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Sickness absence and the organization of nursing care among hospital nurses

Kivimäki, M.; Mäkinen, A.; Elovainio, M.; Vahtera, J.; Virtanen, M.; Firth-Cozens, J.; (2004) Sickness absence and the organization of nursing care among hospital nurses. Scandinavian Journal of Work, Environment and Health , 30 (6) pp. 468-476.

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Objectives: Primary nursing and team nursing are two different ways of organizing nurses’ work in hospital wards. This study examined whether primary nursing is associated with lower sickness absence rates than team nursing is. Methods: Altogether 1213 nurses from 13 primary nursing wards and 13 team nursing wards participated in a 3-year observational study. The nurses’ sickness absence records were linked with information on the organization of nursing in the wards. Results: After adjustment for demographic and ward characteristics, primary nursing, compared with team nursing, was associated with 26–42% higher annual rates of short (1–3 days) spells of sickness absence (P<0.05). The corresponding adjusted excess rates varied between 26% and 36% for the long (>3 days) absences, depending on the year (P<0.05). Among the primary and team nurses who had no sickness absence in the first year, primary nursing was associated with a 41% higher incidence of short-term sickness absence in the second year and a 56% higher incidence in the third year. Conclusions: The expected benefits of primary nursing for nurses’ health are not supported by data on recorded sickness absences. Recommendations to implement primary nursing in team nursing wards cannot be justified simply on the basis of potentially favorable effects on employee health.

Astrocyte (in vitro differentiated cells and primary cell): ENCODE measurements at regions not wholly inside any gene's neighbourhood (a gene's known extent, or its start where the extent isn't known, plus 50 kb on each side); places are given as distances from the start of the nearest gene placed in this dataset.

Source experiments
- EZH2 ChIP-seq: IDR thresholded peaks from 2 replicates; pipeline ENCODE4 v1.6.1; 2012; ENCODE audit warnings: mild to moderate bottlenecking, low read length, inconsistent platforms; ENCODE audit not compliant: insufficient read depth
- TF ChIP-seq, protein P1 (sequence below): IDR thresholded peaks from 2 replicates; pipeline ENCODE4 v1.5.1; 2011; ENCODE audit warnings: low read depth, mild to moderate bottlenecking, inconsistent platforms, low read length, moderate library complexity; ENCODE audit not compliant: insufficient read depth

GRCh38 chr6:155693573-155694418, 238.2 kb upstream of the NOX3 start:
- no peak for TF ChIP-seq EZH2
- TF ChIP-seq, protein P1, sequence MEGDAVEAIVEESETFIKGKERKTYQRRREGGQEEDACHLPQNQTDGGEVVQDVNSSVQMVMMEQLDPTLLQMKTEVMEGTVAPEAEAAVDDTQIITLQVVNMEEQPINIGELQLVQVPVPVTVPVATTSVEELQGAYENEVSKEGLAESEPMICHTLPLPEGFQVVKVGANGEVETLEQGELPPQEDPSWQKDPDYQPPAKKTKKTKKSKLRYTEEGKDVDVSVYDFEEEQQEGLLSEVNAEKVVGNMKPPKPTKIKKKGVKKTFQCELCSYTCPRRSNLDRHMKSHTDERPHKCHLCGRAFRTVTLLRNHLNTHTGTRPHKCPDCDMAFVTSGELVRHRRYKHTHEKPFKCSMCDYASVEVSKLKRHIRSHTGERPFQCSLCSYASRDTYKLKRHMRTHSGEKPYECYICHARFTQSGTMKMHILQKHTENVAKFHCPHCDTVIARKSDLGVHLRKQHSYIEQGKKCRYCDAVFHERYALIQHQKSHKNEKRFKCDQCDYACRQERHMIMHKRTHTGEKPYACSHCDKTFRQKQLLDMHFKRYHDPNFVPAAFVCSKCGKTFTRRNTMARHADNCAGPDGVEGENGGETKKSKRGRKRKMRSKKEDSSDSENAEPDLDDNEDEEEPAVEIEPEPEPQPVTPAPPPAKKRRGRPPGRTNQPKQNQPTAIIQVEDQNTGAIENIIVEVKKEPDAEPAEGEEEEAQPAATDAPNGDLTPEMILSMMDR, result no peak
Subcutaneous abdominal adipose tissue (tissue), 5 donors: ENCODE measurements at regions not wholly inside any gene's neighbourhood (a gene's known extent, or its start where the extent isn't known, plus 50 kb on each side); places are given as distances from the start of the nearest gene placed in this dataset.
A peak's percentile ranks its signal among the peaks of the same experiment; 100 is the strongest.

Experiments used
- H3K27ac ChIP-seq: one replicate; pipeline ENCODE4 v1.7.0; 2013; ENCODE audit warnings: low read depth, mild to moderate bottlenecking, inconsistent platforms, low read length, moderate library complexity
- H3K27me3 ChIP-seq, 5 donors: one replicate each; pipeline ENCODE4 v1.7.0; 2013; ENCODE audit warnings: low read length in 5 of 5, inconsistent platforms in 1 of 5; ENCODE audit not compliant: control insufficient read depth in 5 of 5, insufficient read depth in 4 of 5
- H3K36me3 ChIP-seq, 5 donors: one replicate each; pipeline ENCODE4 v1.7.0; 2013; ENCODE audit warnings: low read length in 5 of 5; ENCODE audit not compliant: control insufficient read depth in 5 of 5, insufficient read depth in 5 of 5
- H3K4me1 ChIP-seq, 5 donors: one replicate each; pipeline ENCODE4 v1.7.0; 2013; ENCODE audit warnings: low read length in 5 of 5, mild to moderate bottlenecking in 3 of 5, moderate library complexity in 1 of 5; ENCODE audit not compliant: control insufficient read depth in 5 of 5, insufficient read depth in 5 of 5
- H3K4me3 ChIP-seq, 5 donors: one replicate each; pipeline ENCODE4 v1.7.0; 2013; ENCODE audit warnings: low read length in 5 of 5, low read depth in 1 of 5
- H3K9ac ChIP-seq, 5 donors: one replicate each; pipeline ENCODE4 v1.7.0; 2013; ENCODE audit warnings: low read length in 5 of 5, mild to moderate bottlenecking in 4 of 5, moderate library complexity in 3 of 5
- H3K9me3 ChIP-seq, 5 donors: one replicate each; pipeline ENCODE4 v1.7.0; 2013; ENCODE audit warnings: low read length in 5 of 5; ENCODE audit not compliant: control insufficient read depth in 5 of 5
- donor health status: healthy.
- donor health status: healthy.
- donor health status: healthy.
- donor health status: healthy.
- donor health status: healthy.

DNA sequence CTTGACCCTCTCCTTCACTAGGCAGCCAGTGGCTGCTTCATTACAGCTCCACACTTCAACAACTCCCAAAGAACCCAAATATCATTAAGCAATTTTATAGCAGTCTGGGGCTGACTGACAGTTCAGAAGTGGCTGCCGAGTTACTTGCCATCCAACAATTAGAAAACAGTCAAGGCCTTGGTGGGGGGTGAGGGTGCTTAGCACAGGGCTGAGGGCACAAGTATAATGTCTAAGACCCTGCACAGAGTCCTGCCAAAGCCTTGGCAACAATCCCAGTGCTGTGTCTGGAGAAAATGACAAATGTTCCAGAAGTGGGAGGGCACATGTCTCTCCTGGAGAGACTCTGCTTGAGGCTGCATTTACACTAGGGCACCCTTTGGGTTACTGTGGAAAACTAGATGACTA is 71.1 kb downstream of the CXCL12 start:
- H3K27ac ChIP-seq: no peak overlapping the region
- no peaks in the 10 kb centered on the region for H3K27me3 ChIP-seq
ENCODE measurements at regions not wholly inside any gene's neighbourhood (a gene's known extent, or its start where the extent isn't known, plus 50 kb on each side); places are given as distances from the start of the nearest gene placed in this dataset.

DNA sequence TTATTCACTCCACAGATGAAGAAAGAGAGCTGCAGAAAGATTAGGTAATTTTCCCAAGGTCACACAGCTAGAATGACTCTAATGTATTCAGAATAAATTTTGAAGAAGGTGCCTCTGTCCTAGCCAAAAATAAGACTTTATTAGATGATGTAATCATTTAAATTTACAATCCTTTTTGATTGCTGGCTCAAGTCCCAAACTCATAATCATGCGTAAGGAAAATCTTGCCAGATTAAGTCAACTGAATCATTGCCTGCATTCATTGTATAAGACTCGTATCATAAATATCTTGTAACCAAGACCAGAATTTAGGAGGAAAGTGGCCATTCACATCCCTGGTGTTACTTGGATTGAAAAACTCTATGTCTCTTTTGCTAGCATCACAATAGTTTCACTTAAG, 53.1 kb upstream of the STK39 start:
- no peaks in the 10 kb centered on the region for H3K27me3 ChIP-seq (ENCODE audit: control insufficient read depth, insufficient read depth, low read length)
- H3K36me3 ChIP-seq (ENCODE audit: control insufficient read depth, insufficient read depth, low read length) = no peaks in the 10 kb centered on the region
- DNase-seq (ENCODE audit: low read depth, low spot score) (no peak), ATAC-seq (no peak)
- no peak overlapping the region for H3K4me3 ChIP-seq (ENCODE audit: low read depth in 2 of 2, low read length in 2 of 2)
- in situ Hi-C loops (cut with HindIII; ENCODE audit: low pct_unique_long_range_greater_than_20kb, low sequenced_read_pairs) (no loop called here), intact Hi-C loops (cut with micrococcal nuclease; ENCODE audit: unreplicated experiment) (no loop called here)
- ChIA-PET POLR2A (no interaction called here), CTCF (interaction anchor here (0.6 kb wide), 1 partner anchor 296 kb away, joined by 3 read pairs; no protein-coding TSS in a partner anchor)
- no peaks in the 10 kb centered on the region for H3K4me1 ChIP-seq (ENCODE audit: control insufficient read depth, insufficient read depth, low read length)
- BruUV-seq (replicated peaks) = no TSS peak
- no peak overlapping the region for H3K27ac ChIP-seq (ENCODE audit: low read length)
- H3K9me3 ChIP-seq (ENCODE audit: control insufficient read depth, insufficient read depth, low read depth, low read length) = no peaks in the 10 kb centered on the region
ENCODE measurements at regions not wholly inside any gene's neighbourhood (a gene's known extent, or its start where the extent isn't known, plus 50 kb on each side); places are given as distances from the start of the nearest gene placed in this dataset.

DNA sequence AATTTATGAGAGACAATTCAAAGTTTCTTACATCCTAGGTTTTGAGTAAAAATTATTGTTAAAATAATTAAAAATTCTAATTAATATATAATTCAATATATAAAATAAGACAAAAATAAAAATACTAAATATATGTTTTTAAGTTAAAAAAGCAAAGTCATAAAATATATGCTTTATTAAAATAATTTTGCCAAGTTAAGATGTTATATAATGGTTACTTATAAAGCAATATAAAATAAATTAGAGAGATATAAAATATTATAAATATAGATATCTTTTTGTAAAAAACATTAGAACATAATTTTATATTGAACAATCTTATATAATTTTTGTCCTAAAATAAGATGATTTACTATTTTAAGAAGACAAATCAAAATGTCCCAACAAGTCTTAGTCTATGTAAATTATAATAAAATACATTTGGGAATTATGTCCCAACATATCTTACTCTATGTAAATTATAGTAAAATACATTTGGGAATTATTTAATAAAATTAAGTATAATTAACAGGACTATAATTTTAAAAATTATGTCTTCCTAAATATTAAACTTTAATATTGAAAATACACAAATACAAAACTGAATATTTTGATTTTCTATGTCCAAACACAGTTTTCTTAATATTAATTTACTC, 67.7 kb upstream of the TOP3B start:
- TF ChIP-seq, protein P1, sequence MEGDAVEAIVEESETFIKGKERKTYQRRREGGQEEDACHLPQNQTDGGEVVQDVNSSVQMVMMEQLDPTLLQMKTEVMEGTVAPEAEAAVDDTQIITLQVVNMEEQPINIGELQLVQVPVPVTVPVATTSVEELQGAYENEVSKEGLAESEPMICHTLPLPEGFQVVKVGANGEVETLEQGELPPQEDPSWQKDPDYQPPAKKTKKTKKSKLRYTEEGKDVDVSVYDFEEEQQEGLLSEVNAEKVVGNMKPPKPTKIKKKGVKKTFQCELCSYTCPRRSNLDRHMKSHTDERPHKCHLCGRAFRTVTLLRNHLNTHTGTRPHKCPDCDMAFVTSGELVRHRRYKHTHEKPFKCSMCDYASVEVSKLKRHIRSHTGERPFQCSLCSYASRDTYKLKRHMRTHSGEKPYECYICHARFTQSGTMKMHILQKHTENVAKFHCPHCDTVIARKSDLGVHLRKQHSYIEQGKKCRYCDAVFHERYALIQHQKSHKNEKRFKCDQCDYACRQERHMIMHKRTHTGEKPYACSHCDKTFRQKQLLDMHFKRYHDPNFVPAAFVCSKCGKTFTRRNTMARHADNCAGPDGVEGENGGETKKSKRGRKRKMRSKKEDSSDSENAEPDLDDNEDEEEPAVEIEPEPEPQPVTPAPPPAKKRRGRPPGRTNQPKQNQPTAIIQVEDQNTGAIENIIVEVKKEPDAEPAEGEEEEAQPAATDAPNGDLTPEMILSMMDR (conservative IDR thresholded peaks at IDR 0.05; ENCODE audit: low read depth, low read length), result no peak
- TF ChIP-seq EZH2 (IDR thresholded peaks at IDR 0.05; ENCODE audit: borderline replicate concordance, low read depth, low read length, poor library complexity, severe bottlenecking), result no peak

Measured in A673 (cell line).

Type: Article
Title: Sickness absence and the organization of nursing care among hospital nurses
Identifier: PMID: 15633598
Publisher version: http://www.sjweh.fi/show_abstract.php?abstract_id=...
Language: English
Keywords: Cohort study, hospital nurse, longitudinal study, managed care, nursing, organization of nursing care, occupational health, sickness absence
UCL classification: UCL > Provost and Vice Provost Offices > School of Life and Medical Sciences > Faculty of Pop Health Sciences > Institute of Epidemiology and Health > Epidemiology and Public Health
URI: http://discovery.ucl.ac.uk/id/eprint/5561
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